Cookies let websites identify you as you spend time online, and they’re most beneficial for websites that have return users. If you’ve ever gone to a weather website and it remembers your location based on your last visit, that’s an example of cookies in action.
When you log in to a web application or site, like a social media account or your profile on a retail website, your browser knows that you’re logged in thanks to the temporary session cookies set by the server. That session means that you can stay logged in to the site as you browse it and click through different pages. Without cookies, you’d have to log back in every time you opened a new page on that website.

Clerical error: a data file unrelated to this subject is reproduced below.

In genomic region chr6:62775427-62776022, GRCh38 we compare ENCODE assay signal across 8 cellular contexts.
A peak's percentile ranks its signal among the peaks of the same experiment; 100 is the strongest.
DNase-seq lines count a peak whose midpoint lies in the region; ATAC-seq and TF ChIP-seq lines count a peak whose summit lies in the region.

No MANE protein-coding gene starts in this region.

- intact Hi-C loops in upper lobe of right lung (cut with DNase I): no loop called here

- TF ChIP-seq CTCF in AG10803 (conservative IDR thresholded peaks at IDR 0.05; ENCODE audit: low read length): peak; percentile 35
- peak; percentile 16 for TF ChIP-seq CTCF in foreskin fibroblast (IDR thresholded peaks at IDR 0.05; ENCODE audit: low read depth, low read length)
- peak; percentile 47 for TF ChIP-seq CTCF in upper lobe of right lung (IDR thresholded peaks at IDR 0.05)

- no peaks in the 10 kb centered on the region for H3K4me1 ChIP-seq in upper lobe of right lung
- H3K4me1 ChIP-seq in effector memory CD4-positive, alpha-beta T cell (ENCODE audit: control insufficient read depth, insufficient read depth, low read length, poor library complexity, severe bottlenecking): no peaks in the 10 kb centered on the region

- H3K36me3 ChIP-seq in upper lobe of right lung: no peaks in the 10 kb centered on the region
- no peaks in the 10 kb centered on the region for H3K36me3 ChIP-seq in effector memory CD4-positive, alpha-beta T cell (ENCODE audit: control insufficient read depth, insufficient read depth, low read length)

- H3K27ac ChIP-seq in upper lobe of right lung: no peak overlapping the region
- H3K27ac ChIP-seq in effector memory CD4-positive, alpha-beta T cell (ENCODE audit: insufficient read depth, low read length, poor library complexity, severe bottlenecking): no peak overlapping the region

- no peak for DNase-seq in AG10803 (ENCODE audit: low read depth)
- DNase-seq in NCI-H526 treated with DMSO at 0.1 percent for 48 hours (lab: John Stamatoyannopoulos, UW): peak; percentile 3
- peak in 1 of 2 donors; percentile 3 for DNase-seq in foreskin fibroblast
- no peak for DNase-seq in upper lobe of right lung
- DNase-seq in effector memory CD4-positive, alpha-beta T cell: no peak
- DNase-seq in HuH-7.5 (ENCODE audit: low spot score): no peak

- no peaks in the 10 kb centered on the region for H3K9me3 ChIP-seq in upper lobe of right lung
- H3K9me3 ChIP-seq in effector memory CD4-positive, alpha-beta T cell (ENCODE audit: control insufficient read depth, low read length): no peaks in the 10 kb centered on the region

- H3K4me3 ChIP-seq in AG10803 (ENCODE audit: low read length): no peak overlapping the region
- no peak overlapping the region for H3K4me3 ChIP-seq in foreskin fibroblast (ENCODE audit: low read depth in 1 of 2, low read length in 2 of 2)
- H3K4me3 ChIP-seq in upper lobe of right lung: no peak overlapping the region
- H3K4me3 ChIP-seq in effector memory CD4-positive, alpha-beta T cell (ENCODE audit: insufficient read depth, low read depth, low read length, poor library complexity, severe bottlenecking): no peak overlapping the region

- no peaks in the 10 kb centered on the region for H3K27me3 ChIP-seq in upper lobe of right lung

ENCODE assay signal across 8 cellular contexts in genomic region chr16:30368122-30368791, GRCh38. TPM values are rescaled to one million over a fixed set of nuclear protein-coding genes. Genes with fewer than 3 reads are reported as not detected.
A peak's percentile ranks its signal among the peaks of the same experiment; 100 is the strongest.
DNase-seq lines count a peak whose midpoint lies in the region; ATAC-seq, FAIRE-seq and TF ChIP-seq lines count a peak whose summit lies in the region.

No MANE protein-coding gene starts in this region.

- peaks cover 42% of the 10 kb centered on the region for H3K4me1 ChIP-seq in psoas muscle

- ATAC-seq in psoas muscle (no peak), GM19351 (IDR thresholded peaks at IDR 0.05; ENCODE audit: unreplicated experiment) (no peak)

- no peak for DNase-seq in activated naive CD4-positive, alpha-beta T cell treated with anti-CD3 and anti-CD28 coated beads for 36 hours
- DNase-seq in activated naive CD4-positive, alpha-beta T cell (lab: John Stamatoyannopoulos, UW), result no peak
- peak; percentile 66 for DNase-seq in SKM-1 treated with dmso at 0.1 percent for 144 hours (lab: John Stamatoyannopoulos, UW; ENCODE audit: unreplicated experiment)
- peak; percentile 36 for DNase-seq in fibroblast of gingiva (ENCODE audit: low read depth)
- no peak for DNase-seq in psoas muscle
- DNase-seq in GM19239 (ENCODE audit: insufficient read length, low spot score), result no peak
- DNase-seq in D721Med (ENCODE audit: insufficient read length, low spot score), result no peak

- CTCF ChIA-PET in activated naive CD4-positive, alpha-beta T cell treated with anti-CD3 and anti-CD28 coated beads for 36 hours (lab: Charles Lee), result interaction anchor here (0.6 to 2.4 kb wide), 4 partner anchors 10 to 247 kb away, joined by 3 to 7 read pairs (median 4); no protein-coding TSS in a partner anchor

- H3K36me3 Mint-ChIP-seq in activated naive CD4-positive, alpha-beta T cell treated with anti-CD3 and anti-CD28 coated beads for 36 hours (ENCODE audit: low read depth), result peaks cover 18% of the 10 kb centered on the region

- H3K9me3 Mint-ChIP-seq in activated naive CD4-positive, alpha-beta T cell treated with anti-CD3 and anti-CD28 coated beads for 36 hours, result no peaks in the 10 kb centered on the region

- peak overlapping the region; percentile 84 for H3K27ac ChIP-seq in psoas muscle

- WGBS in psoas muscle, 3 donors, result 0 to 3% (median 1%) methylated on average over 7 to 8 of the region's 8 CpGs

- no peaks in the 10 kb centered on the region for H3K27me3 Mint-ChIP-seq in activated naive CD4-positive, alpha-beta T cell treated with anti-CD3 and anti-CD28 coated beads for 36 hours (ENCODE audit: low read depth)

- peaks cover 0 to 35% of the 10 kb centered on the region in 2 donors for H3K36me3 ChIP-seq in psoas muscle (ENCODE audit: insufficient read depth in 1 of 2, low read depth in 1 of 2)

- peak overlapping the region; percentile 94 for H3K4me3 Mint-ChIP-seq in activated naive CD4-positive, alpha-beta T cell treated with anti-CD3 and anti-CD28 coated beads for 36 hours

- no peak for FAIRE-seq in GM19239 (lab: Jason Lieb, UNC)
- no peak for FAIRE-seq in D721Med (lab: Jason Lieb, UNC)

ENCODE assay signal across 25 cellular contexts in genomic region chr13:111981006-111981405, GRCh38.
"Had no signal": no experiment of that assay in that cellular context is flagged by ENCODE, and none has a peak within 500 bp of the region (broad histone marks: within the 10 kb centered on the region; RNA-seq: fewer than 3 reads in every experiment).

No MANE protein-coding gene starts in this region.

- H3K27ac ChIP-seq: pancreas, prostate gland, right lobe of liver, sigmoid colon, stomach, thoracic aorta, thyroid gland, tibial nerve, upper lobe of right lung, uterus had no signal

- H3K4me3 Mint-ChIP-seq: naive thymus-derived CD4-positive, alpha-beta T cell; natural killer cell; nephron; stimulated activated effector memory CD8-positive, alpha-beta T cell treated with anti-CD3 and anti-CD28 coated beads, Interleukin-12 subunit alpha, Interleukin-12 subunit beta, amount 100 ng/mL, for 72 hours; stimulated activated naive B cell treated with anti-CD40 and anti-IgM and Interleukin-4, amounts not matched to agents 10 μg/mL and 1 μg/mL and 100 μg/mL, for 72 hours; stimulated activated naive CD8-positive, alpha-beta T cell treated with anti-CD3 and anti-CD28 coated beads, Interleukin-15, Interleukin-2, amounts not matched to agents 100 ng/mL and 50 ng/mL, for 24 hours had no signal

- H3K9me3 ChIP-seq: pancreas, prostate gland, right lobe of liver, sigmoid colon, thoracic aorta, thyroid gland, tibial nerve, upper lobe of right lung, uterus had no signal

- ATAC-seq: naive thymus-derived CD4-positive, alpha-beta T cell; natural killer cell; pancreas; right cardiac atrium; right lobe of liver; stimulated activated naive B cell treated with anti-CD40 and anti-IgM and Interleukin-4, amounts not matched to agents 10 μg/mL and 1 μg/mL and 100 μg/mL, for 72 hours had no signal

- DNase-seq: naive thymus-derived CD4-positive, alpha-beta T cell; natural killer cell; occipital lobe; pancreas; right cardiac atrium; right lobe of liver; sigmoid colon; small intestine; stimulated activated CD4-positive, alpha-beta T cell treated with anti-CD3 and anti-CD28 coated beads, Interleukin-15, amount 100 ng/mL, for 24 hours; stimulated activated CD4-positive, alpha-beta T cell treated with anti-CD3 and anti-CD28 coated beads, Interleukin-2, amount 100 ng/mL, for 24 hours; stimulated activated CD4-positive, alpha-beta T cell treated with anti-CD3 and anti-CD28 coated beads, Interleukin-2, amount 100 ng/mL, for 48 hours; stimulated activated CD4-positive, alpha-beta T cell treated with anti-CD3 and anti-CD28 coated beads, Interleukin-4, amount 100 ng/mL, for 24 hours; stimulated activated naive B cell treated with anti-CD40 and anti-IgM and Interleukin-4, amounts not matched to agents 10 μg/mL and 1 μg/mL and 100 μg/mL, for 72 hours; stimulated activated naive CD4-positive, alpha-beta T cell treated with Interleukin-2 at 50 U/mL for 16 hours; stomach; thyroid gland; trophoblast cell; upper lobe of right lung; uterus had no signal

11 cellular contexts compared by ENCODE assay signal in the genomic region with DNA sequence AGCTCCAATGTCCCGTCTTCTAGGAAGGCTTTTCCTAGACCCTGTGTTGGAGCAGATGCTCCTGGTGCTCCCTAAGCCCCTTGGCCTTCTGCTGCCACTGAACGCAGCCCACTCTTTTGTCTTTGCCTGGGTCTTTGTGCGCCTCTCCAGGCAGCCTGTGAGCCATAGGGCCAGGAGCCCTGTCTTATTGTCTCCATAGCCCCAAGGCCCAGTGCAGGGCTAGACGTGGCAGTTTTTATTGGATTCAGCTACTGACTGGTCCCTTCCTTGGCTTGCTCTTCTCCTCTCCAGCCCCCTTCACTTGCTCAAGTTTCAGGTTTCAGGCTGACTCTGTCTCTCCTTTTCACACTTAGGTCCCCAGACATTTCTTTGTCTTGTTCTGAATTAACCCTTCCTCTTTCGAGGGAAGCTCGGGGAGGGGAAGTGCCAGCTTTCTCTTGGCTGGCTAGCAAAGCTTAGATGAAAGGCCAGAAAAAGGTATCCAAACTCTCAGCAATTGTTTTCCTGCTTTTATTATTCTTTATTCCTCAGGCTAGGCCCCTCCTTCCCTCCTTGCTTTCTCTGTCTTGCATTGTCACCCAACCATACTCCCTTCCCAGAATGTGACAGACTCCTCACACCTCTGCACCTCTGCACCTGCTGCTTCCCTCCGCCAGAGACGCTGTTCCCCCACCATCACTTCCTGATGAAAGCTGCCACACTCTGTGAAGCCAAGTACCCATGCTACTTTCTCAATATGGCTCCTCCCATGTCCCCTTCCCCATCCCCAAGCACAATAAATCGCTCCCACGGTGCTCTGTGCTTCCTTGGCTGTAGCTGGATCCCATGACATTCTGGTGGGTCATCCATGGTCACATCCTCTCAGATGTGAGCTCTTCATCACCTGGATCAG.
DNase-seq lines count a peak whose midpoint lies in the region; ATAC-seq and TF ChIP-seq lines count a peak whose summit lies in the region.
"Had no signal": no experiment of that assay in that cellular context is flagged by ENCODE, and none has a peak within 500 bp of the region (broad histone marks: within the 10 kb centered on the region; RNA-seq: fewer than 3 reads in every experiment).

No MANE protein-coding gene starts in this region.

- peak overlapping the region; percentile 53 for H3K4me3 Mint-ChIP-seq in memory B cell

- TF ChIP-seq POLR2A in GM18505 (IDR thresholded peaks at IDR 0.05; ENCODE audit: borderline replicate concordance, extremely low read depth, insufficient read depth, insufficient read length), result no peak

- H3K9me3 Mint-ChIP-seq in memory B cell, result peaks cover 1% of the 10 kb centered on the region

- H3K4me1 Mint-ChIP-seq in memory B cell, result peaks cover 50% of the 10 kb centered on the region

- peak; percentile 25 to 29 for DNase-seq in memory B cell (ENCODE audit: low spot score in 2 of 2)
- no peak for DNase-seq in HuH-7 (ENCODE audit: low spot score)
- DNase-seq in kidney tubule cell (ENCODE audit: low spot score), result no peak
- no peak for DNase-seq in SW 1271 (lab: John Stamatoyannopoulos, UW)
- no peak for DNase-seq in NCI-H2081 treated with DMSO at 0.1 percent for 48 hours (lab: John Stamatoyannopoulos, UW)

This is convenient, yes, but it leaves you more vulnerable to cookie hijackers. If a hacker gains access to your session ID, they can visit the same places you did on the site, pretending to be you.